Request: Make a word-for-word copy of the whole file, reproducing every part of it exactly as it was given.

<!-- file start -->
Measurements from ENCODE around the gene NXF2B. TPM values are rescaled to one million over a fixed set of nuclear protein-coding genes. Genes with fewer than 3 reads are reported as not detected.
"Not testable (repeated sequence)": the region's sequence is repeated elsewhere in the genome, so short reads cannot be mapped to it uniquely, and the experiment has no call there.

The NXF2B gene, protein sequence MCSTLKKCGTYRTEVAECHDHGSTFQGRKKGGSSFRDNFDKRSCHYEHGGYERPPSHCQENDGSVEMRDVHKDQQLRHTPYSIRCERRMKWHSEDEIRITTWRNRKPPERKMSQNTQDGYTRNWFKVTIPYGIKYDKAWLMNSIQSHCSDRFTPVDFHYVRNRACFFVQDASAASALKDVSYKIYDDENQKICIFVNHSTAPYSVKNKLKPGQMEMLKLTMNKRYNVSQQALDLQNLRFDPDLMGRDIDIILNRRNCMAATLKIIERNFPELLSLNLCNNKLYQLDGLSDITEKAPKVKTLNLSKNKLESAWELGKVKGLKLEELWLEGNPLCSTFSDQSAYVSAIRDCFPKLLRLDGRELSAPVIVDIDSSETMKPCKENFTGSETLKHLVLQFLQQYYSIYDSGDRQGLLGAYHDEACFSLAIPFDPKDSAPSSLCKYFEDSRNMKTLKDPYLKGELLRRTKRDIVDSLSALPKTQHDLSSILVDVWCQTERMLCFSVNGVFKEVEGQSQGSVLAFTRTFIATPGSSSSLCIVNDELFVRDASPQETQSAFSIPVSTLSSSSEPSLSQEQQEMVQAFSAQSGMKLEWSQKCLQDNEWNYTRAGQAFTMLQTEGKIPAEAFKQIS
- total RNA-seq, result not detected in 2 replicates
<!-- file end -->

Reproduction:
Measurements from ENCODE around the gene NXF2B. TPM values are rescaled to one million over a fixed set of nuclear protein-coding genes. Genes with fewer than 3 reads are reported as not detected.
"Not testable (repeated sequence)": the region's sequence is repeated elsewhere in the genome, so short reads cannot be mapped to it uniquely, and the experiment has no call there.

The NXF2B gene, protein sequence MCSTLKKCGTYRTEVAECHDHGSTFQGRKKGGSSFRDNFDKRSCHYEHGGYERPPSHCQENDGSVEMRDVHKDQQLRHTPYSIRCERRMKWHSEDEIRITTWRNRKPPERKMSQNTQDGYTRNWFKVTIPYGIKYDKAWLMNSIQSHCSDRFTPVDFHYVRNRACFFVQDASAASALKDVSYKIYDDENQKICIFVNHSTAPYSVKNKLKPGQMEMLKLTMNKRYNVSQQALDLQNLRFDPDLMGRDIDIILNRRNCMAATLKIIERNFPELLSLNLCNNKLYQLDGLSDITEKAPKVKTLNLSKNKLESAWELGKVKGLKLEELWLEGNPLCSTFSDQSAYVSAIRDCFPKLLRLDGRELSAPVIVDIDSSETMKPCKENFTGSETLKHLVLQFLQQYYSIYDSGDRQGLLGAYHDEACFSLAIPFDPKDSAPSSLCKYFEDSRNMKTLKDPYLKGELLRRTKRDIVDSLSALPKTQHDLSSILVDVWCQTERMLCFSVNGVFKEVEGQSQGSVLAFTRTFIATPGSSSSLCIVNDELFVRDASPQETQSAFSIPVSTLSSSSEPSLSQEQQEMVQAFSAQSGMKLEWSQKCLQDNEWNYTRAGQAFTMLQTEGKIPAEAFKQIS
- total RNA-seq, result not detected in 2 replicates